This approach has really allowed everybody to see where they were spending their energy and where they were burning their energy, where they were spinning their wheels or what the return was from their activities.
A Team of Leaders Rather Than A Team of Micro-Managed Recruiters
The other thing that has happened is that the team has started looking at those numbers throughout the week, they have started self managing in a completely different way. And that’s not about hitting an outbound metric. My guys do not have outbound dial metrics and the like. The only goal my guys have is their revenue target.
I’m now in a position where I’m able to get them to recognize what activity they need to do, and they just go and do it. And that’s the truth of the matter. Plus they are able to course correct when they can see they are at risk of falling short.
This is about getting your team to be able to really, really understand their own data.
It’s about getting them to look at it and say I need to be talking to more candidates or I haven’t got enough job orders on or whatever the case may be.
It allows them to look at their own desk and course correct as needed. Achieve this and your team is now a team of leaders rather than a team of micro-managed recruiters.
But a key element in making this work is the weekly safe zone session to allow people to open up and share their challenges in a safe environment. If you only have the end of week session reviewing numbers and beating people up for missing targets and barking orders at your team then there’s no learning happening.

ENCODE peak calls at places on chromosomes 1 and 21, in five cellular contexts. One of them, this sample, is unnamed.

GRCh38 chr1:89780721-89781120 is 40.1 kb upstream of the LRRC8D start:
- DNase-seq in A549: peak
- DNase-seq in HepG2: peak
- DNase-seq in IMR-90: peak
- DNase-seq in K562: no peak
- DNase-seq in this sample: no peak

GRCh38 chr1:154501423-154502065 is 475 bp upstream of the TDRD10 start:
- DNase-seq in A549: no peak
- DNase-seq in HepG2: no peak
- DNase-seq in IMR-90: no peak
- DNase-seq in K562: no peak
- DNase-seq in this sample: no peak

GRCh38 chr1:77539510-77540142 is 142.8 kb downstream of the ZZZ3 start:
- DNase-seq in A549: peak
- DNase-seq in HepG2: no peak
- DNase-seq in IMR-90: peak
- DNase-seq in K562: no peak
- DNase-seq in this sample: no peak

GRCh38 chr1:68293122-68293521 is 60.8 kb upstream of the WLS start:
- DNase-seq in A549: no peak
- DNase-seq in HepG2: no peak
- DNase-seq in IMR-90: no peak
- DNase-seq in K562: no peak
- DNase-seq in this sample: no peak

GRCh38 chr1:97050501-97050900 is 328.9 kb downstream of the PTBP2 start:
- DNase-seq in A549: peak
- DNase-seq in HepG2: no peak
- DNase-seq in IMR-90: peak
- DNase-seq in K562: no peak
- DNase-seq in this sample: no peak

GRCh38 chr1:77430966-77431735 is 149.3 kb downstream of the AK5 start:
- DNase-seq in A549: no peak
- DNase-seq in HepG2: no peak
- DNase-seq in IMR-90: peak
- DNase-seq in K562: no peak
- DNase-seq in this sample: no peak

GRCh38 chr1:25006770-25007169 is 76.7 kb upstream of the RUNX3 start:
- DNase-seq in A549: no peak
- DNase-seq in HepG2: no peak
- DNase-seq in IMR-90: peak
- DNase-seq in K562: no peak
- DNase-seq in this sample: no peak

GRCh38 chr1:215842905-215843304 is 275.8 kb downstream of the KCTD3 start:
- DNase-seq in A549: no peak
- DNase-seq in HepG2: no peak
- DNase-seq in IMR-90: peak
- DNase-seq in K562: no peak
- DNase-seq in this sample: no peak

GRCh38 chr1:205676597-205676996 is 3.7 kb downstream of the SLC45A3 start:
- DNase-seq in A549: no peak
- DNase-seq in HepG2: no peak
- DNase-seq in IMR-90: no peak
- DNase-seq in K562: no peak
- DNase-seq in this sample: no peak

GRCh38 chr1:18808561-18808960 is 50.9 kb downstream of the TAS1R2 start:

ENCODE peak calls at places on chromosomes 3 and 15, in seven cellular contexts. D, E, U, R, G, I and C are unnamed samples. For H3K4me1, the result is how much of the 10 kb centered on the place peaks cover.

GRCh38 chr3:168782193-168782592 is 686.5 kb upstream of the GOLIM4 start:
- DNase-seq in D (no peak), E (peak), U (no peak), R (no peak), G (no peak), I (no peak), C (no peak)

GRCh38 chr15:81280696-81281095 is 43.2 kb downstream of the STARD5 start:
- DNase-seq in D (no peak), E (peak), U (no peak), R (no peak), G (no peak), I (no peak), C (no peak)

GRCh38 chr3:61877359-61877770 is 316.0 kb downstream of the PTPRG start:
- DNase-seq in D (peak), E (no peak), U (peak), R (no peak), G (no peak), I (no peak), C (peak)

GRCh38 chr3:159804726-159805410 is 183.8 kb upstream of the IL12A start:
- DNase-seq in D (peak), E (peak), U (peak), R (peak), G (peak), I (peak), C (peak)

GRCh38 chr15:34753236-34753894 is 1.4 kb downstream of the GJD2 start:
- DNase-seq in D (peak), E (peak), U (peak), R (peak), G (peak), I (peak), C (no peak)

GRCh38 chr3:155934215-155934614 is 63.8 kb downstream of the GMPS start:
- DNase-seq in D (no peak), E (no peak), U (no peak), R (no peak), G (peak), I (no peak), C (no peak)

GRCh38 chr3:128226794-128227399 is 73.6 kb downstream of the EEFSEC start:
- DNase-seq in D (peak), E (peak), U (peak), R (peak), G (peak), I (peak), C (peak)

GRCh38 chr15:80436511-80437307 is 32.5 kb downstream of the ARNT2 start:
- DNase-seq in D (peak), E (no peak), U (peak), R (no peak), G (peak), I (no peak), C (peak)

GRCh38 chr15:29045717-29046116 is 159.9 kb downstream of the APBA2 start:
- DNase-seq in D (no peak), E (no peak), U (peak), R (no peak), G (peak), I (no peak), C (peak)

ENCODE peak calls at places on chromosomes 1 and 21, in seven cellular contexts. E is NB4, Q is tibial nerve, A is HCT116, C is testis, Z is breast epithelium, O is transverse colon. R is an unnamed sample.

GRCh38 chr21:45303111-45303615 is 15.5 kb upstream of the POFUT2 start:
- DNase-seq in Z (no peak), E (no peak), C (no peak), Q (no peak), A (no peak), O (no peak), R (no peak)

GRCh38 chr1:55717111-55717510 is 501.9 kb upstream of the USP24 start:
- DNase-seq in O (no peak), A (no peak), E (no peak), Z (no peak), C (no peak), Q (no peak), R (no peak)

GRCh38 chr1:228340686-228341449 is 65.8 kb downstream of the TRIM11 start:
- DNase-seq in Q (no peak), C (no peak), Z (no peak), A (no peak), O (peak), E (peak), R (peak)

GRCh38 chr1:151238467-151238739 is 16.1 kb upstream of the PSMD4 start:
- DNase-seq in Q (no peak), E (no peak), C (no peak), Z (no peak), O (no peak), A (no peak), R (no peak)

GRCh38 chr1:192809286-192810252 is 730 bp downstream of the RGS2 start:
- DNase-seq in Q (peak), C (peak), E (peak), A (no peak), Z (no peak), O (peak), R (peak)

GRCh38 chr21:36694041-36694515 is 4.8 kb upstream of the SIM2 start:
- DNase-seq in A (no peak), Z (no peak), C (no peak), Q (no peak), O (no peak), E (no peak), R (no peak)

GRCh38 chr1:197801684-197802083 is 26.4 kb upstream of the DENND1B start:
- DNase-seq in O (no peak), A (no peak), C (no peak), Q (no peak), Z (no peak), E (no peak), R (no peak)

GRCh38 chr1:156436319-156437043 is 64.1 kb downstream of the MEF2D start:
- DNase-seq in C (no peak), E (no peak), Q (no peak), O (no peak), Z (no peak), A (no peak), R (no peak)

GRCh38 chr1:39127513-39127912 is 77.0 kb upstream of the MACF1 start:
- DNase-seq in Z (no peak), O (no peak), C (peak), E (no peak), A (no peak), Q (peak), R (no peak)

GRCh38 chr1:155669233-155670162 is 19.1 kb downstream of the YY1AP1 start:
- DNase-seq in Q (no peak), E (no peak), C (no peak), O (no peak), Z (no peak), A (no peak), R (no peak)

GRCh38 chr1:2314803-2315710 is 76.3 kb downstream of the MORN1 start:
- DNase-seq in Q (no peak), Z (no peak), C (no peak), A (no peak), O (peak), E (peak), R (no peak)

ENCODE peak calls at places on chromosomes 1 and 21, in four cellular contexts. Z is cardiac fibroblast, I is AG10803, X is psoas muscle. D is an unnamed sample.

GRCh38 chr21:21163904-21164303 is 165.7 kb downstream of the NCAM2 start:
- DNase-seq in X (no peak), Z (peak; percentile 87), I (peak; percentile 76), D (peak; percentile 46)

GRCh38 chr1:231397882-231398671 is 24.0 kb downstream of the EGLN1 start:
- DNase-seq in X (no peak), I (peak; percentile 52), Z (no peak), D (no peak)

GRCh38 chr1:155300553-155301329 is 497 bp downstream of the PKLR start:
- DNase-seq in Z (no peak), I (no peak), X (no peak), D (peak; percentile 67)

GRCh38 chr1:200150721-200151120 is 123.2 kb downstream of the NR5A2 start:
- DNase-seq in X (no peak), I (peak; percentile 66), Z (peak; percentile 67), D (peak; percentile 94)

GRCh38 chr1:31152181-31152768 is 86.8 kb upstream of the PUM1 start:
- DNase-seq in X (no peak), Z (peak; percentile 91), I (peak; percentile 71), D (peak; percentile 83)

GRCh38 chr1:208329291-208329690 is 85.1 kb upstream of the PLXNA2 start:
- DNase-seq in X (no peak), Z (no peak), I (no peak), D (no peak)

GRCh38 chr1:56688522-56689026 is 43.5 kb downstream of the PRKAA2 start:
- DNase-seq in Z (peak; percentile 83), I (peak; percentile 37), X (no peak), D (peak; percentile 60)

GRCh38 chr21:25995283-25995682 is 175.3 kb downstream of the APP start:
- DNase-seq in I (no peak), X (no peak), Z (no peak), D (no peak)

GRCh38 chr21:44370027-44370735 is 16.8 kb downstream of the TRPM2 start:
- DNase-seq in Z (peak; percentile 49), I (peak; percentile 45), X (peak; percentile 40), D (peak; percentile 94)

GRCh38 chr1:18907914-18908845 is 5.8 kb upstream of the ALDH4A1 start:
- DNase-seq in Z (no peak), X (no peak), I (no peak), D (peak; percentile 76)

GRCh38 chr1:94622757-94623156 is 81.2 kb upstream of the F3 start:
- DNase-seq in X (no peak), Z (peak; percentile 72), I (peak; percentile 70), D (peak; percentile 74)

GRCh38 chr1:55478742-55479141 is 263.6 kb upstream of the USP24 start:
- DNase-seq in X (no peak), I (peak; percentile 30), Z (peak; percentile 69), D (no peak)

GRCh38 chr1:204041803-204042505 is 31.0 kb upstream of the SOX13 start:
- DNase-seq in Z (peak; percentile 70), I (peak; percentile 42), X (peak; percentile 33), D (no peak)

The challenge is making the time for this. Our mindset as recruitment business owners and billing consultants is often that everyone should be selling, selling, selling. So setting time aside to do this takes a conscious decision and firm leadership. You’ve also got to bring your numbers to the table as well. You can’t sit there and expect everybody else to have their numbers with you not leading by example.
I hope this has got you thinking about experimenting yourself in your business. The results are transformational. Need to talk it through with someone before taking the leap? Feel free to book in for a call with me and I’d be happy to discuss.